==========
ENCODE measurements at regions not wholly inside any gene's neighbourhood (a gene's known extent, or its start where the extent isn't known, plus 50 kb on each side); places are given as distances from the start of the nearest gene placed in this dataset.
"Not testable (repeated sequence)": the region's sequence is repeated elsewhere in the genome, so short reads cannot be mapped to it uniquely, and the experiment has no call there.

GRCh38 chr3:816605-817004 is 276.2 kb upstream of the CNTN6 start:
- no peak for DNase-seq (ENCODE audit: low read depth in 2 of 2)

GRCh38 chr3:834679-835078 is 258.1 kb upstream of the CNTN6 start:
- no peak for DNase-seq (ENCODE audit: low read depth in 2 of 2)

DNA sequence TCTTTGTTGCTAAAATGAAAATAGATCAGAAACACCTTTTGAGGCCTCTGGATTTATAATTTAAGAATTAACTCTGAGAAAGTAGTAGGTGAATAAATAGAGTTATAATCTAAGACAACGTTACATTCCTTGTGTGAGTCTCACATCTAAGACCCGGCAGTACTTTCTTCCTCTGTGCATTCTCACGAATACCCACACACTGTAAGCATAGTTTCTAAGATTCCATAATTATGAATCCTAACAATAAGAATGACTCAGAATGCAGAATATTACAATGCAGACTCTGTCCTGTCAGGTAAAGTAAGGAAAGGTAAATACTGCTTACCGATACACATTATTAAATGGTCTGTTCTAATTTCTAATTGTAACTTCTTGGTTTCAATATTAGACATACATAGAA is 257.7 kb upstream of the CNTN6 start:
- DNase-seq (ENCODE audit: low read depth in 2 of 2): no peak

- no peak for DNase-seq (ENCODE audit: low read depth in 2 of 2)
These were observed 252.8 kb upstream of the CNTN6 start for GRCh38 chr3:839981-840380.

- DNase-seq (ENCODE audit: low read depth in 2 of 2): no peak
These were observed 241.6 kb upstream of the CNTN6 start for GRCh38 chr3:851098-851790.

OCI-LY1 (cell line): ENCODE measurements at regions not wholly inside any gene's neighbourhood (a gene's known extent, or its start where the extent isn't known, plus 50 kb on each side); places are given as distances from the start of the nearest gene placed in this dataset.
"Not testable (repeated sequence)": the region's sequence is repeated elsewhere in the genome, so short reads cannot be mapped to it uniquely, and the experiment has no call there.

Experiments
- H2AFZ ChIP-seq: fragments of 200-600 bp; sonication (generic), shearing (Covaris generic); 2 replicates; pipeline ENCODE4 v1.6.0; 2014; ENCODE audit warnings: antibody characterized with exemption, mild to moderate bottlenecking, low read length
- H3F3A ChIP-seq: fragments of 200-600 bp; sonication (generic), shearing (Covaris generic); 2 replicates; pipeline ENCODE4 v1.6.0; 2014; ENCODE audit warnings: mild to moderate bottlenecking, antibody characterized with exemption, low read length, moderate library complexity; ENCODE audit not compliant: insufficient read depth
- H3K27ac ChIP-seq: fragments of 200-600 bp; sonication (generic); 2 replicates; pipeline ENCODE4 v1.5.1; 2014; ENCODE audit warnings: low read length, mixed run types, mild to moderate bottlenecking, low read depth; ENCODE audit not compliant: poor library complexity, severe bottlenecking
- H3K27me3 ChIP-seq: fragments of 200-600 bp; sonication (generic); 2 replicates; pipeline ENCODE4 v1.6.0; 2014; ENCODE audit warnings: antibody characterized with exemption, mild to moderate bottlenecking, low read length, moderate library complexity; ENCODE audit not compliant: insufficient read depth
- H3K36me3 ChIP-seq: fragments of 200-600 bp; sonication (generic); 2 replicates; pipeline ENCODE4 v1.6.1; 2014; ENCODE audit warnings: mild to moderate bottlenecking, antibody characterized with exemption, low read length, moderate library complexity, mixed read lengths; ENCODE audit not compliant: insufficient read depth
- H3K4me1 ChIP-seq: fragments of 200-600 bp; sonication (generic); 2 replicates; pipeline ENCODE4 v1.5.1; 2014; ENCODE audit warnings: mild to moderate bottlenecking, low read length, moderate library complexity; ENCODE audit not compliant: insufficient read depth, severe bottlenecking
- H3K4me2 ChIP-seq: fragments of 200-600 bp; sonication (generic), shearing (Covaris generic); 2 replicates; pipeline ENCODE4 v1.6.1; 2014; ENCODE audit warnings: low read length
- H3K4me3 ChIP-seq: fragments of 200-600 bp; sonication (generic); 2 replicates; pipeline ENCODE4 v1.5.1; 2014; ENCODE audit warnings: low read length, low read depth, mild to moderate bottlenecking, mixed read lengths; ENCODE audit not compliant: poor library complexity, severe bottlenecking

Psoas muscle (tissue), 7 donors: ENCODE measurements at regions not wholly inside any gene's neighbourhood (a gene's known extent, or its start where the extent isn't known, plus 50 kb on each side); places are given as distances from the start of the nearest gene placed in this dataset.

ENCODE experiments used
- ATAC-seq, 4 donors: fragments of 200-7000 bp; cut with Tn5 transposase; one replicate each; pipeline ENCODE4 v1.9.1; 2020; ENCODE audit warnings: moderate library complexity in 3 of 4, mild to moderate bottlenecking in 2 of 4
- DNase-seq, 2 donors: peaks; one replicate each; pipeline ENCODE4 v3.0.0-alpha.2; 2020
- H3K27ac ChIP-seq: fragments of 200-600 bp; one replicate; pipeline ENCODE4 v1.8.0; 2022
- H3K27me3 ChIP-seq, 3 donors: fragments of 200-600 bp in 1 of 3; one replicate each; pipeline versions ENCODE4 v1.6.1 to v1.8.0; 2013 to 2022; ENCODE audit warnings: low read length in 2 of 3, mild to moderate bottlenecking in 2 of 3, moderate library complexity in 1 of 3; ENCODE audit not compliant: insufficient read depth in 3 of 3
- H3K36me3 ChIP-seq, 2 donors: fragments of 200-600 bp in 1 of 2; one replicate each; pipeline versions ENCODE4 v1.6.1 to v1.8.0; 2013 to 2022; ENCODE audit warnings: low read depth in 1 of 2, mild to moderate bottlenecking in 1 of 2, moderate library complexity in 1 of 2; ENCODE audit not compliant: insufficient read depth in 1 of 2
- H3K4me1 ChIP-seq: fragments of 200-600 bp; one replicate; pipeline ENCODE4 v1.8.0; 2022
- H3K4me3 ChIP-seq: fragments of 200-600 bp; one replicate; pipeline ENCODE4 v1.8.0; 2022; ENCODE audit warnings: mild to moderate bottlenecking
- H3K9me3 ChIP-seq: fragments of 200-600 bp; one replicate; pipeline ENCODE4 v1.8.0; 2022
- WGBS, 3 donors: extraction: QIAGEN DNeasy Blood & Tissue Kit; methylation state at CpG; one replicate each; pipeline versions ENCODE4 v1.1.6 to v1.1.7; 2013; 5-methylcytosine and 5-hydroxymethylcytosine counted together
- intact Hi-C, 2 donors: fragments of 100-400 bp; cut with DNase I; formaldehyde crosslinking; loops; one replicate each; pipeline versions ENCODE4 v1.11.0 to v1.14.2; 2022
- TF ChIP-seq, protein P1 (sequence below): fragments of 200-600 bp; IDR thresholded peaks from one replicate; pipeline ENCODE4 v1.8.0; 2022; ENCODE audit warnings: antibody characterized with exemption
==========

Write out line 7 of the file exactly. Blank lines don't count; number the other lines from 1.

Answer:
DNA sequence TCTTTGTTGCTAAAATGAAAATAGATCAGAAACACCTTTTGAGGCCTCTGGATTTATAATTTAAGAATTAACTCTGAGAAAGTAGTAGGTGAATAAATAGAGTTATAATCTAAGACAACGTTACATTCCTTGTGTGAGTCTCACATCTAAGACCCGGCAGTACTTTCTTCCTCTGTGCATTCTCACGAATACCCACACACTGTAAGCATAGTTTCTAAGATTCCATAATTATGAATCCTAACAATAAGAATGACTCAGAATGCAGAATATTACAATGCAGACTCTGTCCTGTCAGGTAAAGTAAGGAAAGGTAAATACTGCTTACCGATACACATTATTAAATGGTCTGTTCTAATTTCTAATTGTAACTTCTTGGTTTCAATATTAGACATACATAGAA is 257.7 kb upstream of the CNTN6 start: